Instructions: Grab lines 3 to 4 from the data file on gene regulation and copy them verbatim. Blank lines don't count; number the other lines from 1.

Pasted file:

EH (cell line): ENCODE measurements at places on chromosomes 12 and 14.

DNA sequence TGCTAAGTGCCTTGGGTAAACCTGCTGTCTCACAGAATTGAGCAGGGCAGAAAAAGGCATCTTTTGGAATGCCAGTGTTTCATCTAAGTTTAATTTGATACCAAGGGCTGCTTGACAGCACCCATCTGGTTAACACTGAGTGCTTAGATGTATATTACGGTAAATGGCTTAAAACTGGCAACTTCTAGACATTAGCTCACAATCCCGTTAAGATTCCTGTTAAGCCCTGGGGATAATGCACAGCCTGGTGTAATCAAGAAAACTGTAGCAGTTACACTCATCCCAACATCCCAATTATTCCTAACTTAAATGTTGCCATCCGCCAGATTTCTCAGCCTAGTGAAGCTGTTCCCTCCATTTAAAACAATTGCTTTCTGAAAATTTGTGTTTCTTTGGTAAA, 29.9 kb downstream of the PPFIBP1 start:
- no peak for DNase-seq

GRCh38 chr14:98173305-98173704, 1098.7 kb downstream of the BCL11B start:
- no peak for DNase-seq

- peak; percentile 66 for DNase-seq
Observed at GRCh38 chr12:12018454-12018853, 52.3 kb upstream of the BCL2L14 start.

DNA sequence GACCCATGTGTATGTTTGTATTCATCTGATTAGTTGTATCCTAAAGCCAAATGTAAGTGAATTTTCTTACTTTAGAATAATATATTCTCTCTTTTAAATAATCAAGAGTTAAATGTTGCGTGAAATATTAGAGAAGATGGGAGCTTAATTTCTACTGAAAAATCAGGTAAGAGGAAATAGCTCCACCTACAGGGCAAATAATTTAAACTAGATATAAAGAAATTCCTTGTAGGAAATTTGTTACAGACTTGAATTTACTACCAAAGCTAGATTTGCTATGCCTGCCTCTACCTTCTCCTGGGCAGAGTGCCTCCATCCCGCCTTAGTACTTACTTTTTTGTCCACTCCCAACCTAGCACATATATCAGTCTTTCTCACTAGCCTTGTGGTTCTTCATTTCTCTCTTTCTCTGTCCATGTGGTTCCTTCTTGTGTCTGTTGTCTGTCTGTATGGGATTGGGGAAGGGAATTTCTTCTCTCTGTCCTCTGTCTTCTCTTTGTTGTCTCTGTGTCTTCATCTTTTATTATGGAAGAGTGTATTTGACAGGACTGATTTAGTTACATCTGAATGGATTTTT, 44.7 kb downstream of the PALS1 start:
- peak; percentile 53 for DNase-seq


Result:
- no peak for DNase-seq

GRCh38 chr14:98173305-98173704, 1098.7 kb downstream of the BCL11B start: